“He’s Putin’s shithouse cleaner. He does everything for little Vladi that little Vladi can’t do for himself: pisses on European unity, pisses on human rights, pisses on NATO…”

A character is speaking, of course, of the current American president. This particular rant is just getting started. There are many others. Whether it’s savaging Trump or Brexit or the entire Western capitalist system in its present state, the assessments in John Le Carré’s latest novel are brutal – and very often, hilarious.

As he’s done with scary consistency for the last half-century, Le Carré has, yet again, delivered a wise and prescient novel that somehow deconstructs the most byzantine of world affairs with utter clarity. Agent Running in the Field (Viking) could not be more timely, not only in its portrayal of the embarrassing political disorder in the U.S. and the UK, but also with regards to the Ukraine’s outsized role in our geopolitical madness.

This is what we’ve come to expect from Le Carré. He’s one of the world’s finest living novelists, genre be damned. Time and again, his insights force a reader to stop on a sentence and reach for a pen. He nails cultural moments as few writers have in the last century.

This time out, though, it’s his humor that leaves the most lasting impression. A few days ago, Le Carré turned eighty-eight years old. The fact that his lucidity has not diminished one bit at this advanced age is astonishing. It’s an added delight that he seems to have become a funnier writer than ever. Maybe it’s a product of reaching enviable late age – a time when you can deliver lines without the slightest care of offending.

Consider this:

‘So, what are you?’

‘A patriot, I suppose.’

‘What of? Facebook? Dot-coms? Global warming? Corporations so big they can gobble up your broken little country in one bite? Who’s paying you?’

Or perhaps these devastating one-liners:

His life is a sideways advance between things he can’t face.

Who in this whole fucked-up universe is rich today and not a thief?

Sometimes we’re bastards, sometimes we’re Samaritans and sometimes we get it plain wrong.

Just a few examples, probably ample. Does it reflect a cynical world view? Perhaps. Are they spot on? Oh yes. One gets the impression that Le Carré wrote most of this book with a knowing smirk, laughing to himself as he delivered these jabs.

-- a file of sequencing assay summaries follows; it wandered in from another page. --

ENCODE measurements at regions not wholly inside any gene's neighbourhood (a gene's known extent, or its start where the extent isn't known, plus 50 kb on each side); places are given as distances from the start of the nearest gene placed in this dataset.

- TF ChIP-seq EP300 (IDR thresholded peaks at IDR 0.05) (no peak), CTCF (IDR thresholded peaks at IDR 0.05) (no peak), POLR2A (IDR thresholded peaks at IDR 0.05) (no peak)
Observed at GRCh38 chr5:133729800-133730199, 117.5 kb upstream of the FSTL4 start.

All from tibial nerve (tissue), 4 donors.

The plot is driven by Nat – a 47-year-old British spy who sees the horizon on a fading career with the British Secret Intelligence Service. He’s spent most of his marriage apart from his wife and daughter and has just returned home after too many years on foreign assignments. Nat is navigating the domestic situation with delicacy. At work, he’s been offered what appears to be a beneath-him post in a has-been department. He derives most of his pleasure not at home or office, but rather on the badminton court. Though he’s nearing fifty, Nat remains the top player at his club – until he’s approached by a young, eccentric sport named Ed, who’s on the verge of hysteria whenever he speaks of the political climate on both sides of the Atlantic.

It is Ed’s unbound anger and despair that will raise the stakes and drive each character to their reckonings. In Nat’s conversations with Ed, simmering with impotent rage, we’re treated to many of Le Carré’s best barbs. Like this one:

Trump might be the worst President America has ever had, I said, but he was no Hitler, much as he might wish to be, and there were plenty of good Americans who weren’t going to take this lying down.

At first he didn’t seem to hear me.

‘Yeah well,’ he agreed in the faraway voice of a man coming round from an anesthetic. ‘There were plenty of good Germans too. And a fat lot of bloody good they did.’